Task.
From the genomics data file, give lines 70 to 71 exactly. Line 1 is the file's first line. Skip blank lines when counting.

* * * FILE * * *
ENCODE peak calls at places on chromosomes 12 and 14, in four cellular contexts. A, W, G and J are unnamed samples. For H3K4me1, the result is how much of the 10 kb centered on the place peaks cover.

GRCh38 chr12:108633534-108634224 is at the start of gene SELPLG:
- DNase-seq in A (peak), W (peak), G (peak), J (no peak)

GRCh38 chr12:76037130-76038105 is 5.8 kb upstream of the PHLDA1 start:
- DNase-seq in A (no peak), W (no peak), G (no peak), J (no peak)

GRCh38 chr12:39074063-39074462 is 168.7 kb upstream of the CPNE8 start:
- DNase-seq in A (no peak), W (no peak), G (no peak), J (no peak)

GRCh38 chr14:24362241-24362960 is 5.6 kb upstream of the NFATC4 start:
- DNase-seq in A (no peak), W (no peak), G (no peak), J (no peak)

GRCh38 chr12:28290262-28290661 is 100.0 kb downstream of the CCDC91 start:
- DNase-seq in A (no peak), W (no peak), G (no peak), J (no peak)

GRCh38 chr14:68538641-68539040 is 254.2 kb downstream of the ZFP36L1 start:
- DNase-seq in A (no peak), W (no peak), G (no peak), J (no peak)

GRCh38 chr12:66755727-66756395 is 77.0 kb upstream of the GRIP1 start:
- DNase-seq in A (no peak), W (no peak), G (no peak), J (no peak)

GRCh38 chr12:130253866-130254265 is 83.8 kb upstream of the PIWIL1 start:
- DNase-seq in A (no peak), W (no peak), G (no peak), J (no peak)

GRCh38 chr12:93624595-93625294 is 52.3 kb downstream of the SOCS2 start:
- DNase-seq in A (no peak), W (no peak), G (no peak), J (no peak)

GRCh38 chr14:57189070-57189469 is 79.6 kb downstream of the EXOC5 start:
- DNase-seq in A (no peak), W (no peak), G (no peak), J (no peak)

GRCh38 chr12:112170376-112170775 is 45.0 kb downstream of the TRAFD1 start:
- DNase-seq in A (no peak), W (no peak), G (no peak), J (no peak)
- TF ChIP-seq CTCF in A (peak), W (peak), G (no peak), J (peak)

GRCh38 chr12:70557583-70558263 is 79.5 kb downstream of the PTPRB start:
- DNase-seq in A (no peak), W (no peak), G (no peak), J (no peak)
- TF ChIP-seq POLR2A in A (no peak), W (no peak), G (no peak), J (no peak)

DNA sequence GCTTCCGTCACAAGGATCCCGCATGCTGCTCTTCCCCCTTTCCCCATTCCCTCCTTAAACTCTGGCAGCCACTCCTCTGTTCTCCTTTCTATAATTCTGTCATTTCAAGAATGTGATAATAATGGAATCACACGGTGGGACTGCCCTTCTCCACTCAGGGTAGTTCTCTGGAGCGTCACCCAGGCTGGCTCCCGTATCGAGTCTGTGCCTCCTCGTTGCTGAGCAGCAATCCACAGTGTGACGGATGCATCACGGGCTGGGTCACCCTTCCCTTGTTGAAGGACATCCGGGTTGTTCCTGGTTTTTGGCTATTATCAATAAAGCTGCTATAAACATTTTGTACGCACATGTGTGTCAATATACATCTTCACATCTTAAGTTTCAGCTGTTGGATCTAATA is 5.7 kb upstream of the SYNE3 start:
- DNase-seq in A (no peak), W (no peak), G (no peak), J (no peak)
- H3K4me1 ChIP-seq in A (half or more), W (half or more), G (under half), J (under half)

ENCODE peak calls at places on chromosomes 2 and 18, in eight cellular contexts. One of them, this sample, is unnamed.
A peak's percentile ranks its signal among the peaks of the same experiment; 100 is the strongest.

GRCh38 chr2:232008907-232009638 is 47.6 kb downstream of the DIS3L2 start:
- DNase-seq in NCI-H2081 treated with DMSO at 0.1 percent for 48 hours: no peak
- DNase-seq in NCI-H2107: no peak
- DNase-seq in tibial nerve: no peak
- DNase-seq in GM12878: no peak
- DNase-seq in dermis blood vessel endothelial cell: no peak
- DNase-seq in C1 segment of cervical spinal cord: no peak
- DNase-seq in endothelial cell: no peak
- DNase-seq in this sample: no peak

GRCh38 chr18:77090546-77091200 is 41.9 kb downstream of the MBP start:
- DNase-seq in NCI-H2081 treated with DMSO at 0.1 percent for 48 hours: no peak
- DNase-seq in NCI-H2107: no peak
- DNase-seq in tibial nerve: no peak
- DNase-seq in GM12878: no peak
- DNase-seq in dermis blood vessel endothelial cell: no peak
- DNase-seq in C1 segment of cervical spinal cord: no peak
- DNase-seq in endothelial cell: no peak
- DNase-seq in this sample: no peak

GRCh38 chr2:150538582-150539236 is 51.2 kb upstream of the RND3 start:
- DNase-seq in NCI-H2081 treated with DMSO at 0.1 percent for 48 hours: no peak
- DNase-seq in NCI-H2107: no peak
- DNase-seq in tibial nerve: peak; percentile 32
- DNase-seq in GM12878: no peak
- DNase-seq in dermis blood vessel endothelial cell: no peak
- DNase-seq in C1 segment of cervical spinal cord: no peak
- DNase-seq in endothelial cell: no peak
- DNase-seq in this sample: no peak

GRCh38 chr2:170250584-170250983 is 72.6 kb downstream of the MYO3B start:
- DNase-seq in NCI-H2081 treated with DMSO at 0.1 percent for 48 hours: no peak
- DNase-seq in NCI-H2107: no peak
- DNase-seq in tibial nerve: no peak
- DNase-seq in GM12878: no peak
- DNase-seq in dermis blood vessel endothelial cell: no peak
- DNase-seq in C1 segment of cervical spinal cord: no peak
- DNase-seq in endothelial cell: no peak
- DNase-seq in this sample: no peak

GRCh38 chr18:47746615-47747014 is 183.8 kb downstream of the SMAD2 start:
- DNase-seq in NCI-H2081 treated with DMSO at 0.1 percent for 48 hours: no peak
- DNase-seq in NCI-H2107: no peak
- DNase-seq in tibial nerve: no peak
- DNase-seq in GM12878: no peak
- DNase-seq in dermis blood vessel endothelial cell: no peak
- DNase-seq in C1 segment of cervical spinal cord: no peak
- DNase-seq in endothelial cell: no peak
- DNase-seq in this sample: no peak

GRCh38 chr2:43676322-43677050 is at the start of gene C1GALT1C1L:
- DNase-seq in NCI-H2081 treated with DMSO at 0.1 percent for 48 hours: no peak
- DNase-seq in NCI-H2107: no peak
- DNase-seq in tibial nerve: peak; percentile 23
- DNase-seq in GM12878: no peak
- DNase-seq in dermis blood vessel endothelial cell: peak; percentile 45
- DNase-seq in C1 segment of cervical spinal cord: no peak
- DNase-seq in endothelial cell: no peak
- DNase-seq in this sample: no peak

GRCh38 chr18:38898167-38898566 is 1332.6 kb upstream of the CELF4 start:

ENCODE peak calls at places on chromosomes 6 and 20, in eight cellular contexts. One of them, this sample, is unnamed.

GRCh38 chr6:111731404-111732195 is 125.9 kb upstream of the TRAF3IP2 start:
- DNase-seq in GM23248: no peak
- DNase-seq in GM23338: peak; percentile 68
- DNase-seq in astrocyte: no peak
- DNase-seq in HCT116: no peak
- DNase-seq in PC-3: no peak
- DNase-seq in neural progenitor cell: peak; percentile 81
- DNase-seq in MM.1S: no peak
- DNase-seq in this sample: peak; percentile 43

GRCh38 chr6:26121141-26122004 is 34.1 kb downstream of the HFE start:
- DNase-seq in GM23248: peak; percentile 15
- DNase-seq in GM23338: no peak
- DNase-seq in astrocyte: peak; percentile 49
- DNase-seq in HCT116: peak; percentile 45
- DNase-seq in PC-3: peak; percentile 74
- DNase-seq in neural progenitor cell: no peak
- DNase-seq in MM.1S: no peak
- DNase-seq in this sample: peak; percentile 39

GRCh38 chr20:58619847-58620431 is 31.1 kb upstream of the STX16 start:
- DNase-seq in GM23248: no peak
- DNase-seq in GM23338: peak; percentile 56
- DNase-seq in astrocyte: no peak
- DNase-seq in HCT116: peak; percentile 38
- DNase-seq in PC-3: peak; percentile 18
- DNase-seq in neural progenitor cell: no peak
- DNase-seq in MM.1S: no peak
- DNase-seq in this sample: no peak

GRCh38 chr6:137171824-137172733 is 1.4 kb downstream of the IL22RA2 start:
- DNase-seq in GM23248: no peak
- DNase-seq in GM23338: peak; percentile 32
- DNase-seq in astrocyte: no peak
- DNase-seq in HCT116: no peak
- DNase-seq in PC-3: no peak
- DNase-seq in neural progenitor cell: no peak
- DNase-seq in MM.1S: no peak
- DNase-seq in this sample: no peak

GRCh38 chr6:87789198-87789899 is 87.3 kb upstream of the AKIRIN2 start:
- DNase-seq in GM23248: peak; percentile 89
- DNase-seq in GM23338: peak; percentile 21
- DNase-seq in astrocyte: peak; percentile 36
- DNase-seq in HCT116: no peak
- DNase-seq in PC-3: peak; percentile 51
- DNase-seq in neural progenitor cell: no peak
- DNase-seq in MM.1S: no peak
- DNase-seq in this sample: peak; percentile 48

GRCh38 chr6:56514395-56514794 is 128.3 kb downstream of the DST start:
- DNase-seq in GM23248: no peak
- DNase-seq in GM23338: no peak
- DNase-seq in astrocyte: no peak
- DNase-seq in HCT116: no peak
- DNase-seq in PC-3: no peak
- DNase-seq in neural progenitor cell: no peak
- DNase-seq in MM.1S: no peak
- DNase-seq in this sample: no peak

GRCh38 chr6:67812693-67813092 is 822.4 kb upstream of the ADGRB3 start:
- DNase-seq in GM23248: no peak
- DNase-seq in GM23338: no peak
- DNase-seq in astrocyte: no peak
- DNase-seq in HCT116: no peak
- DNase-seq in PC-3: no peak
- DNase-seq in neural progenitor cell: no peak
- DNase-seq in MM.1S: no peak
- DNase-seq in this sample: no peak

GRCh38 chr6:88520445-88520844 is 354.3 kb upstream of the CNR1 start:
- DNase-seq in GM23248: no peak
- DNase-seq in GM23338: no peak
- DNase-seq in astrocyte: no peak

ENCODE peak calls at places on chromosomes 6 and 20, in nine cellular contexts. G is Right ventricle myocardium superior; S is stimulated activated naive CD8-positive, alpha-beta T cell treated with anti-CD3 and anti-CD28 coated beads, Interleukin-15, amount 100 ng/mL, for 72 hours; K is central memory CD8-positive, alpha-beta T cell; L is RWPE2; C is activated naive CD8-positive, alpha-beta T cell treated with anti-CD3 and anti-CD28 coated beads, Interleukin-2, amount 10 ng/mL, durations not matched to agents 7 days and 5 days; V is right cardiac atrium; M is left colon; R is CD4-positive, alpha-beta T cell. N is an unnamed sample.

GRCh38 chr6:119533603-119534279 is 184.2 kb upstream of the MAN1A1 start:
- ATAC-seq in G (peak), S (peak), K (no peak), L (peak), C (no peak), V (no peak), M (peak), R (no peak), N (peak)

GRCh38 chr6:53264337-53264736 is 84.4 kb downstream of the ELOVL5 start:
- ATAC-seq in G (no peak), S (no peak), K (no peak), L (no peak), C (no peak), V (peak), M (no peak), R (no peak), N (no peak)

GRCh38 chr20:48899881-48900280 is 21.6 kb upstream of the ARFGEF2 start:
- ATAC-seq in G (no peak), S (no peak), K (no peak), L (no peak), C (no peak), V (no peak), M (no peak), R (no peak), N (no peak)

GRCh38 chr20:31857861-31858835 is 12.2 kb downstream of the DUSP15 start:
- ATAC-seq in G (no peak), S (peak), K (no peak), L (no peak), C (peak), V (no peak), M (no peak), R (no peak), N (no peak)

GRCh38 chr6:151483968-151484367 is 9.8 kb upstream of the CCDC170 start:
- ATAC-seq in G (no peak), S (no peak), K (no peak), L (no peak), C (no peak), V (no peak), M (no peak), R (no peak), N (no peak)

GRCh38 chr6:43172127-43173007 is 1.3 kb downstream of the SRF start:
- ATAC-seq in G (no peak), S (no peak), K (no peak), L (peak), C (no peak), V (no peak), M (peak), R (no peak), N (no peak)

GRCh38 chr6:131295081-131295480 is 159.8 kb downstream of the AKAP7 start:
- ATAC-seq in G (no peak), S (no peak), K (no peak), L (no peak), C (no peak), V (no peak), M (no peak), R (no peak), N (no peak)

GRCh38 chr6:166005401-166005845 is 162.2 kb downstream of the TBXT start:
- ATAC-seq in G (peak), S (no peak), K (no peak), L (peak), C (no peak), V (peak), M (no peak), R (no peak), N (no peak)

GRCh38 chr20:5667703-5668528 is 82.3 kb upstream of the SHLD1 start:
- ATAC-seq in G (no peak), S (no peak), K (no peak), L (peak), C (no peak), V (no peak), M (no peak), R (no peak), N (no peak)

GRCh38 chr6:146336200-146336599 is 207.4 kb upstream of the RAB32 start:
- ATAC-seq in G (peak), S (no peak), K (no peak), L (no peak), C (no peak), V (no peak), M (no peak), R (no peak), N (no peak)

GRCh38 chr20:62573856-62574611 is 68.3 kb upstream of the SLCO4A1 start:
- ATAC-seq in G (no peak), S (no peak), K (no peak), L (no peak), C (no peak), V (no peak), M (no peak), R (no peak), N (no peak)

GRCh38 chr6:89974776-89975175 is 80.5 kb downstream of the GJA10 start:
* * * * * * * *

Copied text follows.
- DNase-seq in NCI-H2081 treated with DMSO at 0.1 percent for 48 hours: no peak
- DNase-seq in NCI-H2107: no peak